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Aug 25, 2003 (United Press International via COMTEX) -- FREQUENT EXERCISE NEEDED TO CONTROL DIABETES

People over age 40 need regular and frequent exercise to control diabetes, Mayo Clinic researchers have found. "As people age, they typically experience a decline in insulin sensitivity, a key underlying factor that makes them more prone to becoming diabetic," researchers said. The study found middle-aged and older people do not sustain the increased insulin sensitivity that aerobic exercise produces, while younger people can maintain higher insulin sensitivity even four days after their last workout. With a decrease in insulin sensitivity, blood glucose levels increase. High blood glucose levels, typical in diabetes, can damage virtually every organ in the body. Increased insulin sensitivity helps regulate blood glucose, and prevent or reduce its potentially harmful effects. Therefore, the best medicine for people over 40 with Type 2 diabetes is exercise on a near-daily basis.


The Food Allergy & Anaphylaxis Network recommends parents of children with food allergies take a more active role in helping school officials in develop written emergency treatment plans. Approximately 3 million American teens and children under the age of 18 suffer from food allergies, FAAN reports. Each year, food-allergy-induced reactions account for nearly 200 deaths and 30,000 emergency room visits. Childhood allergies to common foods such as peanuts, milk and eggs require parents to involve school communities to keep children safe. The organization advises meeting with school staff to discuss a child's food allergy and bring all medications the child needs, along with completed medical forms and a food allergy action plan. Highlight food allergy information on all forms and demonstrate the use of an epinephrine auto-injector if the child's doctor has prescribed one. Also, work with staff to create emergency response plans should an allergic reaction occur. "Parents must be guides and coaches for teachers, cafeteria staff and others," said Anne Munoz-Furlong, founder and CEO of FAAN. "Clear communication and a cooperative spirit are the most important tools for working with school staff."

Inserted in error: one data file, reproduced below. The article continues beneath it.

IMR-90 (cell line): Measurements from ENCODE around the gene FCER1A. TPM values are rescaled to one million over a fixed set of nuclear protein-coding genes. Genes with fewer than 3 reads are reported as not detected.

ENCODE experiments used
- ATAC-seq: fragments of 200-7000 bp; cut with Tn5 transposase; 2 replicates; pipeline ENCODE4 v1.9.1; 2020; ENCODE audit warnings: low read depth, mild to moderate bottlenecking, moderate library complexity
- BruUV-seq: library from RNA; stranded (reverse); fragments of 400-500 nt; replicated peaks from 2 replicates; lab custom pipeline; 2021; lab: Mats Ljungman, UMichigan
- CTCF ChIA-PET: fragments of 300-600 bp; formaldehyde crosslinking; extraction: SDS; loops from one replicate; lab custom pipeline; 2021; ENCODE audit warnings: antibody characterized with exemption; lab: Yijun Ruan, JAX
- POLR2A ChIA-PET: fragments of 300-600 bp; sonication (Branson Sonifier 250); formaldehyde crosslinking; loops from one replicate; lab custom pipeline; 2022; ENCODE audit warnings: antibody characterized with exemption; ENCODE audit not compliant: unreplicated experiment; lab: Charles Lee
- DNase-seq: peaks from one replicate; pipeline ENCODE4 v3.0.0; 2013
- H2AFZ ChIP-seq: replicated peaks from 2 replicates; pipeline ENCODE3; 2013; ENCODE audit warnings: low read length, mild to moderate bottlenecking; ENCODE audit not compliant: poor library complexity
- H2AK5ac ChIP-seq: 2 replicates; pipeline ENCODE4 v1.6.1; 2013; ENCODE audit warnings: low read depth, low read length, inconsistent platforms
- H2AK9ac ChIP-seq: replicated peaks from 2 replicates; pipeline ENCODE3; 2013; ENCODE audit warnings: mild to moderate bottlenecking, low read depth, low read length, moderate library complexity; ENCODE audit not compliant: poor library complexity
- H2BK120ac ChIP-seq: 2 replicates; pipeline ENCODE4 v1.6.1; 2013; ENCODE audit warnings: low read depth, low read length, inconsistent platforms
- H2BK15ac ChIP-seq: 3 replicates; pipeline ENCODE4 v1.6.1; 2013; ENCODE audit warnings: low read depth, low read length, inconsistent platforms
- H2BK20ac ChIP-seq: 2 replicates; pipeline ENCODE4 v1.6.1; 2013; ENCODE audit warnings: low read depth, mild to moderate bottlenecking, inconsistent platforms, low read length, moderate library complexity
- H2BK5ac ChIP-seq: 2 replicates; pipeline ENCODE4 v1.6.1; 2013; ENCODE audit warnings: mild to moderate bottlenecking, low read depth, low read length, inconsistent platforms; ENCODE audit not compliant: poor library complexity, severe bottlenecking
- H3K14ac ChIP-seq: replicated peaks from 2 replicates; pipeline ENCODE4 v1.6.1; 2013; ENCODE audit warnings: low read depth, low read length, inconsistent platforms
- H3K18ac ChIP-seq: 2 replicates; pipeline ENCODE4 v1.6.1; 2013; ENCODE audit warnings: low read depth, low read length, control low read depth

A five-year study on breast cancer treatments suggests a therapy called limited-field radiation might be as effective as whole-breast radiation to prevent the cancer's recurrence in women treated with breast-conserving surgery. WBRT is part of standard treatment for women with early-stage breast cancer who have undergone the surgical procedure. But it had remained undetermined how much tissue surrounding the tumor bed needed to be irradiated. Researchers from the William Beaumont Hospital in Royal Oak, Mich., compared rates of recurrence in two groups of women who had been treated with limited-field radiation and whole-breast radiation. After five years of follow-up, they found no difference in recurrence or survival rates between the two groups. So researchers now are looking to see whether limited-field therapy could be a better option for patients at low risk for recurrence.


A Canadian study of humor in older adults has found although they still enjoy a good laugh, their ability to comprehend more complex forms of humor diminishes in later years. The findings represent a continuation of an earlier study that showed how the brain's right frontal lobe plays a strong role in the ability to appreciate humor. Subjects with right frontal damage -- from stroke, tumor or head trauma -- not only had difficulty "getting" punch lines, but preferred slapstick humor. In the new study, the researchers explored the effects of normal aging on humor comprehension and appreciation. They found the cognitive abilities required for humor comprehension include abstract reasoning, mental flexibility and working memory. All are complex, higher mental functions thought to be associated with the frontal lobes and evidence suggests the brain's frontal functions are the first to deteriorate with aging. Although scientists continue to debate this evidence, it may explain why older adults can have difficulty understanding more complex forms of humor.

(Editors: For more information on DIABETES, contact Sara Lee at 507-284-5005 or For FOOD ALLERGIES, Barry Lawrence at 703-691-3179 or For BREAST CANCER, Linda Wang at 301-841-1287 or For HUMOR, Kelly Connelly at 416-785-2432 or

Copyright 2003 by United Press International.

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